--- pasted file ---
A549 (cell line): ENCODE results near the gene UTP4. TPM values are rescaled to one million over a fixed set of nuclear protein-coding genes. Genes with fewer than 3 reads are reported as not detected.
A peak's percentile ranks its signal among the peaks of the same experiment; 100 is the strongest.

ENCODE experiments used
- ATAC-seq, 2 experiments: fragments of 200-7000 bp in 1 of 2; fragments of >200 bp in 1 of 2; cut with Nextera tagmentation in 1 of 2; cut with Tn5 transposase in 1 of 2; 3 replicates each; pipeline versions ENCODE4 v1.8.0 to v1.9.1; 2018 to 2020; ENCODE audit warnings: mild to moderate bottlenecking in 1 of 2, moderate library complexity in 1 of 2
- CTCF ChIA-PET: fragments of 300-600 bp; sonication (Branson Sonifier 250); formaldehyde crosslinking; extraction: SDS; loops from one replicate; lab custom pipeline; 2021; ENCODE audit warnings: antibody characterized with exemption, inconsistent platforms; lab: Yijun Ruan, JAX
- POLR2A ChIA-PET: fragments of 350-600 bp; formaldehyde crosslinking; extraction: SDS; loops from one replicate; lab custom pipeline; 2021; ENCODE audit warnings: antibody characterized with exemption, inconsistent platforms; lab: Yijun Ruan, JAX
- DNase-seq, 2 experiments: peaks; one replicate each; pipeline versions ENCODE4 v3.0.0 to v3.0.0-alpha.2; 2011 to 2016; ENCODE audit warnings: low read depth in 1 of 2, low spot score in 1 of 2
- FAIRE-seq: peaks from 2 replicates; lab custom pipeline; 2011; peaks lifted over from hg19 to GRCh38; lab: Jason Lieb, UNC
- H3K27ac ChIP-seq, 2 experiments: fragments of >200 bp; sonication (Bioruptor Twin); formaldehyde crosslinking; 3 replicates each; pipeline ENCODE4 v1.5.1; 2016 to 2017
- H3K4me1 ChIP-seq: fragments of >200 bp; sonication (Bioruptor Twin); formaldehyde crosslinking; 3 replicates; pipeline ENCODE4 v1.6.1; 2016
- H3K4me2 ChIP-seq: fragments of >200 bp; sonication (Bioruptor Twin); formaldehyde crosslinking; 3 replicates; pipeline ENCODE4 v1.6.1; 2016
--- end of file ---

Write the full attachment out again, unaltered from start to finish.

A549 (cell line): ENCODE results near the gene UTP4. TPM values are rescaled to one million over a fixed set of nuclear protein-coding genes. Genes with fewer than 3 reads are reported as not detected.
A peak's percentile ranks its signal among the peaks of the same experiment; 100 is the strongest.

ENCODE experiments used
- ATAC-seq, 2 experiments: fragments of 200-7000 bp in 1 of 2; fragments of >200 bp in 1 of 2; cut with Nextera tagmentation in 1 of 2; cut with Tn5 transposase in 1 of 2; 3 replicates each; pipeline versions ENCODE4 v1.8.0 to v1.9.1; 2018 to 2020; ENCODE audit warnings: mild to moderate bottlenecking in 1 of 2, moderate library complexity in 1 of 2
- CTCF ChIA-PET: fragments of 300-600 bp; sonication (Branson Sonifier 250); formaldehyde crosslinking; extraction: SDS; loops from one replicate; lab custom pipeline; 2021; ENCODE audit warnings: antibody characterized with exemption, inconsistent platforms; lab: Yijun Ruan, JAX
- POLR2A ChIA-PET: fragments of 350-600 bp; formaldehyde crosslinking; extraction: SDS; loops from one replicate; lab custom pipeline; 2021; ENCODE audit warnings: antibody characterized with exemption, inconsistent platforms; lab: Yijun Ruan, JAX
- DNase-seq, 2 experiments: peaks; one replicate each; pipeline versions ENCODE4 v3.0.0 to v3.0.0-alpha.2; 2011 to 2016; ENCODE audit warnings: low read depth in 1 of 2, low spot score in 1 of 2
- FAIRE-seq: peaks from 2 replicates; lab custom pipeline; 2011; peaks lifted over from hg19 to GRCh38; lab: Jason Lieb, UNC
- H3K27ac ChIP-seq, 2 experiments: fragments of >200 bp; sonication (Bioruptor Twin); formaldehyde crosslinking; 3 replicates each; pipeline ENCODE4 v1.5.1; 2016 to 2017
- H3K4me1 ChIP-seq: fragments of >200 bp; sonication (Bioruptor Twin); formaldehyde crosslinking; 3 replicates; pipeline ENCODE4 v1.6.1; 2016
- H3K4me2 ChIP-seq: fragments of >200 bp; sonication (Bioruptor Twin); formaldehyde crosslinking; 3 replicates; pipeline ENCODE4 v1.6.1; 2016